It’s been ten days since this blog broke the news that Wallace Bajjali, the master developer for Amarillo and Joplin, Mo. had abandoned its offices there and the development’s home office in Sugar Land, Texas.
And a hell of a ten days it was.
The short version of this sordid saga is that The Amarillo Independent broke a story in 2010 raising serious questions about the developer’s sleazy history. We managed to get the City Council’s attention, but the council blew off the concerns. After a litany of problems here and in Joplin, Mo., where their City Council brought in Wallace Bajjali to help the city recover from a devastating 2011 tornado, the firm cratered. The Turner Report has covered the problems in Joplin.
That both cities have in common they are holding the bag for a dishonest flimflam firm point us to other characteristics the two communities share.
The first is that both city councils refused to believe the alternative news sources that brought seriously credible information about Wallace Bajjali. It assumed that Downtown Amarillo Inc., with the Amarillo Globe-News Publisher Les Simpson as president and Melissa Dailey, the executive director, were more equipped to provide good information. After all, this is what Dailey told the Independent Nov. 15, “We have not come across anything negative. When we looked into it in detail, it all was positive.”
In Amarillo’s case, the City Council (then commission) had already embarrassed itself even further by coming across as rubes during a presentation by David Wallace as demonstrated in this video from Nov. 9, 2010.
The Turner Reports from Joplin show a similar arc, but one other commonality is the more devastating.
Both cities’ daily newspapers (using that term loosely) — the Joplin Globe and Amarillo Globe-News — are owned by out-of-town corporations, the former by Community Newspaper Holdings, Inc. and the latter by the infamous Morris Communications. And both papers were in the tank for their councils and the developer. Now, each of the papers are back-pedaling, walking back their support but in different ways.
For Amarillo, it’s important to see what is happening here with two items on Sunday's Globe-News website. First, workhorse reporter couple Kevin and Karen Welch penned a storythat outlined the Wallace Bajjali implosion, clearly using deep information. But, with their ultimate boss Simpson, up to his eyeballs in the advocacy of Wallace Bajjali, the story didn’t mention that connection. For, Simpson was not only the president of the DAI board, on which he remains, but he also sits on the board of the Amarillo Local Government Corp.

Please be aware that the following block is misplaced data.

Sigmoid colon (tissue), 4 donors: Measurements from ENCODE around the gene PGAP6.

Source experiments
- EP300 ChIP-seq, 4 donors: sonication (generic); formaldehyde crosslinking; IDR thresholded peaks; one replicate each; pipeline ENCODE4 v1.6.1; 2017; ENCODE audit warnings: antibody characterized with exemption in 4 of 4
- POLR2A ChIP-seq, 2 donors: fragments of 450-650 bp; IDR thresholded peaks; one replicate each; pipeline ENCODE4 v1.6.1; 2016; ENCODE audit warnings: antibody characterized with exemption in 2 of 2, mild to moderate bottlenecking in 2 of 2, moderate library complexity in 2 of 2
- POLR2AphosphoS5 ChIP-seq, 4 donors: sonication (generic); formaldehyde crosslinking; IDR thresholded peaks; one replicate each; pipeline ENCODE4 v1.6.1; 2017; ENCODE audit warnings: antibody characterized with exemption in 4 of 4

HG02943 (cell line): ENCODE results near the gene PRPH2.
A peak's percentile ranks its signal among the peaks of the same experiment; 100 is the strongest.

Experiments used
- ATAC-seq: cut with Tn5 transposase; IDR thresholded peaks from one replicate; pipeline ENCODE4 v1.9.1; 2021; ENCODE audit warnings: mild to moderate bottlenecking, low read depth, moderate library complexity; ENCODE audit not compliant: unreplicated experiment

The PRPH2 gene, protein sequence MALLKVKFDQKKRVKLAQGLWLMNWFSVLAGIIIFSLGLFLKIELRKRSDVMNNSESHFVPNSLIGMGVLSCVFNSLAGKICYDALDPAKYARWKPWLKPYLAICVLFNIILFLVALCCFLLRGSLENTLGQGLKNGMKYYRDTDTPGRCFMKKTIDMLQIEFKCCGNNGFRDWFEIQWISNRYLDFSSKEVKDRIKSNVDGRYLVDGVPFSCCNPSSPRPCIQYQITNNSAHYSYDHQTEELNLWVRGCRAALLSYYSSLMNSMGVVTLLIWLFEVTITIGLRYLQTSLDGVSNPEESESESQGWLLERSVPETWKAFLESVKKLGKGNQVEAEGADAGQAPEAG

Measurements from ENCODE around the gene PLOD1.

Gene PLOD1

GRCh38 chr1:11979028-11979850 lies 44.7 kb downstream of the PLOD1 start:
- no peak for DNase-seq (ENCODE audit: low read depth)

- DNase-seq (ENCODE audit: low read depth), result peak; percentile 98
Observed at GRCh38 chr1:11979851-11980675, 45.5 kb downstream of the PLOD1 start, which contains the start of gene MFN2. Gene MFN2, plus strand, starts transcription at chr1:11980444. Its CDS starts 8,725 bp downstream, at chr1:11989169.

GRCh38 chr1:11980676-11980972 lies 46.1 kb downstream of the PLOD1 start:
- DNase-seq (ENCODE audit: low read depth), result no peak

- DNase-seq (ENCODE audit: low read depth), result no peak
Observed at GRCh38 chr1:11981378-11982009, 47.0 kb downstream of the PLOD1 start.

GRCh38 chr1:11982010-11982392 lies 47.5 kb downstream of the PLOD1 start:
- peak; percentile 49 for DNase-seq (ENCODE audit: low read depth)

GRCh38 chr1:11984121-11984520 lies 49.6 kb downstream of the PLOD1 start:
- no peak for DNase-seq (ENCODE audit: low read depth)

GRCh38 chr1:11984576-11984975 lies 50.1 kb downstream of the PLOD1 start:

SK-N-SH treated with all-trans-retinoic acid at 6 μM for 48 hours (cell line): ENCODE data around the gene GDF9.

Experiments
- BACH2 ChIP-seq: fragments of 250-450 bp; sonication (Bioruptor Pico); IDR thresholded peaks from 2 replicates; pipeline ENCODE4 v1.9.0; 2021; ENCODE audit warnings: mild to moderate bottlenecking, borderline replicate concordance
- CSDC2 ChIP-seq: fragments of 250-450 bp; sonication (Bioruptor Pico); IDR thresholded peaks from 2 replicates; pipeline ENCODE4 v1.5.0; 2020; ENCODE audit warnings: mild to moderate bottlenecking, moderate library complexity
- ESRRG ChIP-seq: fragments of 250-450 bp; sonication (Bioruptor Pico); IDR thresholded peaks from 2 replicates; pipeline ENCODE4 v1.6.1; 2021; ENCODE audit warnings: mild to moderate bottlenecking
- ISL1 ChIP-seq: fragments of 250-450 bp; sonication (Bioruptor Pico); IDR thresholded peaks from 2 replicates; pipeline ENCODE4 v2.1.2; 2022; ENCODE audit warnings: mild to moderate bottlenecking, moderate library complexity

Then, there was an editorialthat essentially declares a form of journalistic jihad against the city staff and, perhaps, some of the City Council. The piece was a litany of problems in the city, which were legitimate concerns. But in some of the worst hypocrisy possible, the editorial ended with a slam at the city staff and an abject failure to hold accountable the City Council and all the advisory boards, including the ones on which Simpson serves.
Make no mistake about these two items in the Amarillo Globe-News. These pieces are the beginning of a campaign to deflect blame away from Simpson, the Globe-News and the unholy alliance between this dishonest paper and the City Council. And, if the councilors don’t continue to play ball with Simpson and the Globe-News, they will also become the targets of reportorial retribution. In fact, one candidate seeking the Place 4 seat and sure to win the favor of the hacks on Harrison Street is Steve Rogers, who is associated with the suspicious Commerce Building deal. Look for more of this drama to unfold.
The lessons from this debacle are many. One lesson for the city councilors is to take to heart the value of humility. And to be more critical in their thinking skills. The other lesson is to be careful with whom you crawl into bed. When you lie down with snakes, you’re going to be bitten.
There is also a lesson for Amarillo citizens. We get good service from the businesses we support. Let that statement and the implications of the statement sink in. But the most important lesson is that we also get the government we deserve. The turnout for city elections have generally be pathetic, although the cell phone and smoking issues did spike some interest in civic activity. But this situation is more important. Amarillo’s next municipal election is just a little more than four months away. Think about it.